Can I Let Someone Drive My Car if They Are Not on My Insurance?


    It’s a habit that we’re all guilty of, now and then: Letting a friend or relative borrow our car when we know that they are not on our insurance policy. What could be the harm? Especially if they are only going a short distance? Although it may not seem that such a decision can have any notable consequences, allowing someone to borrow your car that does not have coverage under your policy can get you into some serious legal trouble. Here are some factors to consider before saying, “Yes!” the next time your bud asks to take your vehicle for a spin.

    What to Know About Lending Your Car to an Insured Individual

    When you lend your car to a friend or a relative, one of the first things you must do if you are considering lending your vehicle to someone else is to verify whether they are protected by insurance coverage. If so, they do not necessarily have to be under your insurance policy for the circumstances to be legally and financially safe in the event of a crash.

    For example, if someone borrows your car and has their own insurance policy, then you have little to worry about if a collision were to happen. Their insurance can work alongside your own to provide adequate coverage for the vehicle and any damages that may have been incurred.

    Still, this is not a foolproof standard to abide by, since the extent of coverage may vary according to the state in which the collision took place. Additionally, the amount your and their insurance providers will be willing to provide for damages may vary according to the circumstances. Besides, even if your insurer is willing to cover the costs, you don’t want to introduce the potential of your rates being raised. They may not be as careful of a driver as you and may be less able to avoid potentially hazardous situations. It’s best to protect your insurance rates and vehicle by preventing such possibilities.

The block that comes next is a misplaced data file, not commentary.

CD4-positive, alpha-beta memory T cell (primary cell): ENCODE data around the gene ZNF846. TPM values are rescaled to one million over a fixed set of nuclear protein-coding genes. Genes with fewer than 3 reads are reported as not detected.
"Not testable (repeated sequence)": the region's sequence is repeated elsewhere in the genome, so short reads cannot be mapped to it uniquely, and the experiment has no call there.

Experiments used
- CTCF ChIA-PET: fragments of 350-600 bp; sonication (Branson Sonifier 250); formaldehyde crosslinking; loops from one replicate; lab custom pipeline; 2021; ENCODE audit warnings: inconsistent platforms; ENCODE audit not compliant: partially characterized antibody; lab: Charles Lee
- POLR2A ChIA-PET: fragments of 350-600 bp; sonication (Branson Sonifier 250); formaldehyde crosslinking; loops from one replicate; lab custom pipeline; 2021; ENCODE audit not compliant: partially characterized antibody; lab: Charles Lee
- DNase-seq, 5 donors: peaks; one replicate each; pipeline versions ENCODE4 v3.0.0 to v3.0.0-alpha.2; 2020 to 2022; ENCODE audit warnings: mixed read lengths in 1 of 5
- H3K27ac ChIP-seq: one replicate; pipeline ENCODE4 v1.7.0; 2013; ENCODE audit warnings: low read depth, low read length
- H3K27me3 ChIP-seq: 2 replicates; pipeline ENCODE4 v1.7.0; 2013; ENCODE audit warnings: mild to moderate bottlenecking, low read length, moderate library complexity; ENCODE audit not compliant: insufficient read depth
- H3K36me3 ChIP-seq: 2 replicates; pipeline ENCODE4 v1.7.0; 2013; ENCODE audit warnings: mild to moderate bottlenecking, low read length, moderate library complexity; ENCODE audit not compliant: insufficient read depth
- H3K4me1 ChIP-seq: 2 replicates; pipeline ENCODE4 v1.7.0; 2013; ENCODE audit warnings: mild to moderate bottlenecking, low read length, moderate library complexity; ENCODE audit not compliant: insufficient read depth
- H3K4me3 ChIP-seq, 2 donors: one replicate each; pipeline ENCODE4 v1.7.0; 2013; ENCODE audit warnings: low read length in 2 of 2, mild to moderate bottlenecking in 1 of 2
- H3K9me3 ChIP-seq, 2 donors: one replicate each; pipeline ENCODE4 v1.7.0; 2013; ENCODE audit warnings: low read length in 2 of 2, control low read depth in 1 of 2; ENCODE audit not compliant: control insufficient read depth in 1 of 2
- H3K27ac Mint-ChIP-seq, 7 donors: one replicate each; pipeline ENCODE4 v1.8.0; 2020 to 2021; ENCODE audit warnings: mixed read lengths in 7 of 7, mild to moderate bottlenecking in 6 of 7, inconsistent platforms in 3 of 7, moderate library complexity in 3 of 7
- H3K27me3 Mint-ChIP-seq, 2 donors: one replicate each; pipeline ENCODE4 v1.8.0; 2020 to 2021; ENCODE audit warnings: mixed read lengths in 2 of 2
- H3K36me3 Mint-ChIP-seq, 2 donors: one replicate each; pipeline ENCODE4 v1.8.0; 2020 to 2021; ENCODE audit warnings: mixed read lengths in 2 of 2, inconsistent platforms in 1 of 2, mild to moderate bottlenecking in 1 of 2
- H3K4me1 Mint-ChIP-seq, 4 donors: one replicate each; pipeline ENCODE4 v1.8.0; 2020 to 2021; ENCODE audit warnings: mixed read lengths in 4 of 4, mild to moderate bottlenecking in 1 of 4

Caveats to Consider When Lending Your Car to Someone

    Remember that auto insurance coverage follows the car, not the driver. As long as the person borrowing your vehicle had explicit permission to do so, your policy should cover any damages incurred in an accident. Keep in mind that family members will likely be assumed to have permission to drive the car by default, even if they are not included in your policy. However, as mentioned above, your policy will not always do the job.  

    If the individual driving your car is not insured, this can introduce some real trouble to your finances and insurance policy. If they experience a car accident with an uninsured motorist, the burden will fall entirely on you to cover the damages. You may ultimately have to file a lawsuit to recover compensation, introducing an entirely new consequence of lending your vehicle out.

    In any case, you must get in touch with an experienced car accident lawyer. Your lawyer will be able to provide the necessary guidance to procure compensation for you, even if you were not in the vehicle yourself at the time of the crash. Whether the borrower was covered by their own policy or not, you can count on a car accident lawyer to get you precisely the funds you need to have your vehicle repaired.